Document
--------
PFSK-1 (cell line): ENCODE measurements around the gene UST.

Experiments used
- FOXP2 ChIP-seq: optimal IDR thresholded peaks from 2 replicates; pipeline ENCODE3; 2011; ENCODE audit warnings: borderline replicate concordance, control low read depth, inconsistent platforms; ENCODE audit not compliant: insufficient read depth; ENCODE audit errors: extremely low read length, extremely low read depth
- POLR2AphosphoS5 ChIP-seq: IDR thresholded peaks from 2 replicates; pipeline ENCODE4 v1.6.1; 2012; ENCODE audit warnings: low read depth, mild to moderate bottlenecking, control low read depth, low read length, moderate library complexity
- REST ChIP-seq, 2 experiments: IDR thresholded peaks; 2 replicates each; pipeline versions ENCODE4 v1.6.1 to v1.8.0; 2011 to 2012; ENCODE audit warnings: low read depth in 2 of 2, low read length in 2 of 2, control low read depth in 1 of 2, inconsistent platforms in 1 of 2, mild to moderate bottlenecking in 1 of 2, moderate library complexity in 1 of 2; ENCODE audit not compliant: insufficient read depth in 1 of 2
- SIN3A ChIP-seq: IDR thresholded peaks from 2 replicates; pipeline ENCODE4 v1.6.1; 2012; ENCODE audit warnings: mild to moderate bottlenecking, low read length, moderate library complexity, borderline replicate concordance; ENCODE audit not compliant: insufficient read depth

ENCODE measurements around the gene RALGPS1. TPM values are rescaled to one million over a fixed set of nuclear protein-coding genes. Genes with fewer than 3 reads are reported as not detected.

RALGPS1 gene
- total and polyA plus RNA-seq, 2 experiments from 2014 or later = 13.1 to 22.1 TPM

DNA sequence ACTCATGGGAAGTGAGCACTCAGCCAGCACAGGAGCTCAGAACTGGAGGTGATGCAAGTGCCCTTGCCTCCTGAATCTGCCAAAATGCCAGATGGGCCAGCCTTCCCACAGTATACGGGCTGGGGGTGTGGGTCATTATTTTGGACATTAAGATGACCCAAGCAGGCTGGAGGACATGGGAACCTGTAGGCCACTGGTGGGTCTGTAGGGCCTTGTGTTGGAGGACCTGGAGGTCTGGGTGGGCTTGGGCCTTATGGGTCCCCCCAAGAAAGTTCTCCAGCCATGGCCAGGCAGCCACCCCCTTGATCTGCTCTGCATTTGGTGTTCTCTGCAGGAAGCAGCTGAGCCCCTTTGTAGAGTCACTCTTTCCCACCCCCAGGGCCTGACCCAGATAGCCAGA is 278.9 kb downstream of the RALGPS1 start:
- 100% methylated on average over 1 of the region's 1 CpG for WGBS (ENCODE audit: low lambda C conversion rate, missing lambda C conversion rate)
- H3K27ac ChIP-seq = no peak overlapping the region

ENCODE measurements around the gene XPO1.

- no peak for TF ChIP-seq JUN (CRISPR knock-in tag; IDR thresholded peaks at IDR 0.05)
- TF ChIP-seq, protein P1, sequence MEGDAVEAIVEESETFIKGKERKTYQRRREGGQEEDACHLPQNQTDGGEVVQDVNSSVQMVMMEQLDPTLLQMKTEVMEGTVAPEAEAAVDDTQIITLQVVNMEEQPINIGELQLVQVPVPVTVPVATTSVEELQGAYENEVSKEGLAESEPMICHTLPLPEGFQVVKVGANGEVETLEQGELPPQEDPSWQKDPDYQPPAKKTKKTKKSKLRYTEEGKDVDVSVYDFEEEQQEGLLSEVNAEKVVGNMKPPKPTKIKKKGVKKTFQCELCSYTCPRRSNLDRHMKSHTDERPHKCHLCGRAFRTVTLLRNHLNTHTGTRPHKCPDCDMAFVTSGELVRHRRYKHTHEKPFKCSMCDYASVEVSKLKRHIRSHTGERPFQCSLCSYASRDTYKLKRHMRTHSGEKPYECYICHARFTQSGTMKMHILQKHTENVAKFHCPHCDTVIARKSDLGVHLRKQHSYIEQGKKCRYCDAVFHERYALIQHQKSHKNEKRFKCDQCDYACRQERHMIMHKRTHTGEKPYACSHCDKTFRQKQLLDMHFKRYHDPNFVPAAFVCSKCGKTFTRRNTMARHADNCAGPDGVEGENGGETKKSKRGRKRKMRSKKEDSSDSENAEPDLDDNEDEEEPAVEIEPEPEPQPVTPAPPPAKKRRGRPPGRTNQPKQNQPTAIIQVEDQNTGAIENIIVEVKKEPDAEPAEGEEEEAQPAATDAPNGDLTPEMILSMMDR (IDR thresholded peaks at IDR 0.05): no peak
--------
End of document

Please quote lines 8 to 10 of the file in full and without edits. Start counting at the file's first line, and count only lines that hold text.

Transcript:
RALGPS1 gene
- total and polyA plus RNA-seq, 2 experiments from 2014 or later = 13.1 to 22.1 TPM

DNA sequence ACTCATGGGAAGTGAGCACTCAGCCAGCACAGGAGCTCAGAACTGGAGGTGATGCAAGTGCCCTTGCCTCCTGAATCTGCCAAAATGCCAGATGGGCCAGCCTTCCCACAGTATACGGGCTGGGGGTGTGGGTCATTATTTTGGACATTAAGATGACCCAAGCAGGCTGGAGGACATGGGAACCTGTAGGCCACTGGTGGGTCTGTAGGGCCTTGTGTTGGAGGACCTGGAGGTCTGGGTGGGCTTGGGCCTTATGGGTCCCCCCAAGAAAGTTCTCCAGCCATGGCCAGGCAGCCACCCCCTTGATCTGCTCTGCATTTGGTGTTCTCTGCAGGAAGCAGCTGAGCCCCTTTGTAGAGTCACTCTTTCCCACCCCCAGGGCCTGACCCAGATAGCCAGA is 278.9 kb downstream of the RALGPS1 start: